GUIDELINES: Students register for the UNSY 691 Graduate Capstone Course the same as other courses. The Graduate Capstone Course is ONLY offered through Online and Eagle Vision Home modalities. Campuses will be able to offer this course as needed regardless of the number of students needing the course in any given term. The maximum enrollment in the Graduate Capstone Course is 15 students. In limited cases, faculty may work individually with students. Student registrations may dictate which options are available. Students will complete either the project or the comprehensive examination as a requirement of the course. Student registrations may dictate which options are available. The proposal for the project or comprehensive exam must specifically address how each applicable Program Outcome will be met. The proposal must list each question or a detailed explanation of the project and each member’s role within the project if a group project is selected. Methodology to include what statistical analysis will be conducted must also be included in the proposal. The student’s program specialization(s) must be identified in the proposal. Project Option: The project option, either group or individual, will be determined at the beginning of the term. Project size and structure will be determined by the faculty member. A group project should be 3-5 students per project. Exceptions must be approved by the Department Chair or MSUS Program Chair. The faculty member will guide the development, focus and scope of the project. The project must be comprehensive, relevant, include statistical analysis with a structured methodology and address all applicable Program Outcomes. The project proposal must be submitted to the faculty member and Department for review no later than the end of Week 2. Review and feedback of the proposal by the Department will be accomplished within five (5) working days of receipt. The proposal must: Define the scope and depth of the project to include statistical analysis techniques and research methodologies. Explain how the project will support the student’s attainment of all applicable Program Outcomes. Define the role of each project member. Detail how the final product will be presented. The project must address all core Program Outcomes and applicable Specialization Program Outcomes. Note. Group projects should be of sufficient length, dependent on group size, as to fully develop the project and address all elements of the Program Outcomes. Projects are expected to be no less than 20 pages per individual. Further guidance will be provided by the instructor. The final project is due no later than Week 7. A defense of the project will be conducted no later than Week 8. Each member of the group, if applicable, will contribute to the defense. For the Group Project, a statement of individual performance by each member of the group must be included in the final project, as well as a peer review. After the project has been graded by the instructor, the completed project and grading rubrics will be forwarded to the Department for review. The instructor will provide constructive feedback that includes the grading rubrics and specific comments regarding the project and defense. A rubric is provided to faculty and students for grading the project. In order to provide consistent grading and assessment of outcomes, the rubric should not be changed or modified, unless approved by the Department Chair or MSUS Program Chair. An additional rubric is provided to assess individual students in meeting Program Outcomes. In order to provide consistent grading and assessment of outcomes, the rubric should not be changed or modified, unless approved by the Department Chair or MSUS Program Chair. Comprehensive Examination Option: The comprehensive examination is an individual effort that includes the development of comprehensive examination questions and an in-depth research and statistical analysis effort to answer those questions. The faculty member will guide the student in developing five (5) comprehensive examination questions that suitably address all Core Program Outcomes and applicable Specialization Program Outcomes. The faculty or the Department reviewer has an option to replace two (2), adding two (2) additional questions of their own or from a question pool developed by Department faculty, for a total of five (5) questions to be researched and answered by the student Each of the comprehensive exam questions must be constructed so that the response will demonstrate the student has met one or more of the applicable Program Outcomes. The comprehensive examination questions, in their entirety, will address all core Program Outcomes and applicable Specialization Program Outcomes. The final comprehensive examination questions to be researched and answered must be submitted to the faculty member and Department for review no later than the end of Week 2. Review and feedback of the proposal by the Department will be accomplished within five (5) working days of receipt. The comprehensive examination should be of sufficient length, normally not less than 10 pages per question, as to fully develop each question and address all elements of the applicable Program Outcomes. Further guidance will be provided by the instructor. The completed comprehensive examination is due to the faculty member no later than Week 7. A defense of the exam to the faculty will be conducted no later than Week 8. After the comprehensive examination has been graded by the instructor, the completed exam and grading rubrics will be forwarded to the Department for review. The instructor will provide constructive feedback to the student, which includes the grading rubrics and specific comments regarding the comprehensive examination and defense. A rubric is provided to faculty and students for grading the comprehensive examination. In order to provide consistent grading and assessment of outcomes, the rubric should not be changed or modified, unless approved by the Department Chair or MSUS Program Chair. An additional rubric is provided to assess individual students in meeting Program Outcomes. In order to provide consistent grading and assessment of outcomes, the rubric should not be changed or modified, unless approved by the Department Chair or MSUS Program Chair. The comprehensive examination / project and associated grading rubrics will be forwarded to the Department for review. The purpose of the review is to provide oversight to the overall process, ensuring continuity and consistency. The review will also provide an opportunity to collect assessment data. At the completion of the course, a copy of the comprehensive examination/project and the grading rubrics will be placed in each student’s file for future reference. Students must pass each Program Outcome with a minimum score of 70/100 (based on rubric points). If a Program Outcome does not meet the minimum required score, remediation provided by the instructor must be given until a minimum score is attained. The project / comprehensive examination and the scoring rubrics for all students must be submitted to the owning campus for filing in the student’s records. In the event that remediation was given, the initial and final rubric must be submitted to the campus. Incomplete grades are not offered for the UNSY 691 Graduate Capstone Course. If the project is not completed within the term registered, the faculty member must post an “F” grade or an “IP” (in progress) grade. The “IP” grade requires the students to enroll in UNSY 691C the following term at the cost of one credit hour. If the student does not satisfactorily complete the project by the end of the UNSY 691C term, an “F” grade will be recorded in the original 691 section. Only one UNSY 691C course is available.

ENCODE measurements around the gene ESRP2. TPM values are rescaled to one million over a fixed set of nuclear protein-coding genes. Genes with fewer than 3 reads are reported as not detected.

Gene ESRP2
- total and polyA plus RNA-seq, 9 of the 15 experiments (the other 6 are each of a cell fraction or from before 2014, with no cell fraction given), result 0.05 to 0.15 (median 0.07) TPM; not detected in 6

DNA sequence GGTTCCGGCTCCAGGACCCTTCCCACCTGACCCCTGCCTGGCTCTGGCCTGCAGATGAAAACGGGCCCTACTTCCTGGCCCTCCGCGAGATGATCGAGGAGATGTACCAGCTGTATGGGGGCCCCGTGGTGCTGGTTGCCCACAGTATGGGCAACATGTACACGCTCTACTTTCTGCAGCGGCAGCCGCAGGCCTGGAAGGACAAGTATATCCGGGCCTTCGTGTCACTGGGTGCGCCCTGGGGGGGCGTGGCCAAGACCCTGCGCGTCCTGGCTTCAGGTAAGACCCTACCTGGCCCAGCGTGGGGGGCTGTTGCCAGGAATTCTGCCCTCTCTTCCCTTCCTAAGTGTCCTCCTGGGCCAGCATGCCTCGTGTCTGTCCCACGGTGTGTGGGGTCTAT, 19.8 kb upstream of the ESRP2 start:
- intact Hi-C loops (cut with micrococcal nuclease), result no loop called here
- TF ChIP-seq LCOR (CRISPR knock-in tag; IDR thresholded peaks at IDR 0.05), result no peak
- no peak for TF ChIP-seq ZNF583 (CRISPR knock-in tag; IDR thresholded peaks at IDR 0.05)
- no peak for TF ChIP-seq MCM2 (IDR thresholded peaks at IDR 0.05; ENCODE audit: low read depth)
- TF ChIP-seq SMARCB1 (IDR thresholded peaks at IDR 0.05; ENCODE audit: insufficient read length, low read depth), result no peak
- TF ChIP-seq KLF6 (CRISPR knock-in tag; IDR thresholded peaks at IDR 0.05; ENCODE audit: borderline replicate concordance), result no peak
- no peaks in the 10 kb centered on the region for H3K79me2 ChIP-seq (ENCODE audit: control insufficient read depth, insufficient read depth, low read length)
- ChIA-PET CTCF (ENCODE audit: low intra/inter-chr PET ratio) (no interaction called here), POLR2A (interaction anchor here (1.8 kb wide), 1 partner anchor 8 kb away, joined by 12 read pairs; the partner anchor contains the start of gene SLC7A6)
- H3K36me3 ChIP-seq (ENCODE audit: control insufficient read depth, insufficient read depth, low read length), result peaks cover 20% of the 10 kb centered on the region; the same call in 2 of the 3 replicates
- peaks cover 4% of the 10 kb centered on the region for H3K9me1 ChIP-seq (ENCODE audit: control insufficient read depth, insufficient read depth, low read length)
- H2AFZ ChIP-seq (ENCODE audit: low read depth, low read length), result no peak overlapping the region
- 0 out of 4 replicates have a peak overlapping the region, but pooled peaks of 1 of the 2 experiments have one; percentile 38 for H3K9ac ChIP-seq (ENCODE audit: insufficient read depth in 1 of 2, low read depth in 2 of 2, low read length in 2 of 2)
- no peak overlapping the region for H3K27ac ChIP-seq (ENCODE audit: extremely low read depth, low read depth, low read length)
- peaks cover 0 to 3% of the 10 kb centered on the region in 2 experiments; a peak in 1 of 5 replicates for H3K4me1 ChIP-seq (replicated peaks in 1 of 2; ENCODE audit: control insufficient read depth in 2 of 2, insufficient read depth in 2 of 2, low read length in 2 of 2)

Dr. Brent Terwilliger - 4/1/2015
terwillb@erau.edu
Dr. Ian McAndrew - 4/1/2015
mcand4f1@erau.edu
Dr. Kenneth Witcher - 4/1/2015
kenneth.witcher@erau.edu
PO#NameDescription
1-6 Master of Science in Unmanned Systems PO #1 Analyze the fundamentals of unmanned systems, including the technological, social, environmental, and political aspects of the system to examine, compare, analyze and recommend conclusions

PO#2 Compare and contrast current unmanned system issues, identify contributing factors, and formulate strategies to address or further investigate

PO#3 Evaluate and recommend the incorporation of new technologies, methods, processes, or concepts with current unmanned system applications, management practices, or operational policies

PO#4 Critically justify and validate unmanned system design configurations to support safe, efficient, and effective operations in applicable domains (air, space, ground, and maritime), including assessing appropriateness of major elemental components; evaluating limitations and constraints; formulating theory of operation; and supporting perceived need

PO#5 Effectively communicate concepts, designs, theories, and supporting material with others in the unmanned systems field

PO#6 Investigate a current unmanned systems research problem; complete a thorough review of the scholarly literature; formulate hypotheses; collect and appropriately analyze data; and, interpret and report research findings to improve the field of unmanned systems or to provide solutions to an unmanned systems application problem
Key: 280